Tag Archives: spelling

5 pairs of confused words I’ve recently come across

LOSE/LOOSE (both verbs)
This was not, in fact recent, but when I was teaching, many moons ago, I had a cover lesson for an absent English teacher. One child brought his work up to show me. I glanced at the previous work done and marked by the said English teacher.
I cannot remember the exact sentence the boy had written, but let’s say it was something like ‘If you aren’t careful you’ll lose your wallet’ Imagine my shock when I noticed the boy had written ‘lose’, correctly spelling it, but the teacher (English teacher remember) had crossed it out and written ‘loose’.

LOSE is to misplace something.

Image by PublicDomainPictures from Pixabay

LOOSE is to release, or to not be tight as in my shoelaces are loose) .

WET/WHET (both verbs)
The second of these is often rendered like the first. I recently came across it as ‘wet his appetite.’

WET. Covered in water, or has water soaked into it. It can be other liquids, too.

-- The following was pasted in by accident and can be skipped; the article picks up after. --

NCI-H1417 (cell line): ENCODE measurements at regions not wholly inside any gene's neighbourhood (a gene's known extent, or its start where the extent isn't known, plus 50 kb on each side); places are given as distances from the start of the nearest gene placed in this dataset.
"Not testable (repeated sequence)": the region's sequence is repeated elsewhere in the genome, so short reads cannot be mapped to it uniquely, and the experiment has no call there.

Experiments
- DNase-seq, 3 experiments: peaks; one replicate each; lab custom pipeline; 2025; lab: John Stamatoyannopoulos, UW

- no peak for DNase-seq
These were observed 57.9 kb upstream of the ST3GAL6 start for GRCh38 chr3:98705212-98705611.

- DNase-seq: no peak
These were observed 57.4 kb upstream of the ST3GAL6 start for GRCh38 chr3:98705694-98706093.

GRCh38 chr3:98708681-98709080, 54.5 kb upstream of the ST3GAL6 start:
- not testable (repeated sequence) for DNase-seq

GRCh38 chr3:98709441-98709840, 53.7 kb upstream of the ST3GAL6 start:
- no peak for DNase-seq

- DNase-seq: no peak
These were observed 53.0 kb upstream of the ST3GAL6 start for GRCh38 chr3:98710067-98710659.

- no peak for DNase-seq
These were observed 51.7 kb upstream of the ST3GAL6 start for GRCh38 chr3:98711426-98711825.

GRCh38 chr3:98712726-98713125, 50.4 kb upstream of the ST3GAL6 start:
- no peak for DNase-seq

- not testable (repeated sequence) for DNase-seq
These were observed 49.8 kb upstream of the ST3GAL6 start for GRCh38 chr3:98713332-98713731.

Image by Jason Gillman from Pixabay

WHET. To sharpen
You use a whetstone to sharpen a knife (or dagger) I used to think, when I was little, that the said stone had to be used after putting water on it. But it’s a sharpening stone.
Similarly the scent of cooking will whet (sharpen) your appetite for the meal to come.

INSURE/ENSURE (both verbs)
Now these are becoming interchangeable, it seems. In fact, INSURE seems to be taking over, But in fact they have different meanings.

Image by Maaark from Pixabay

ENSURE. To make sure something does or does not happen.
e.g. I will lock the door to ENSURE no one gets into the house while I’m out shopping.

Image by Henryk Niestrój from Pixabay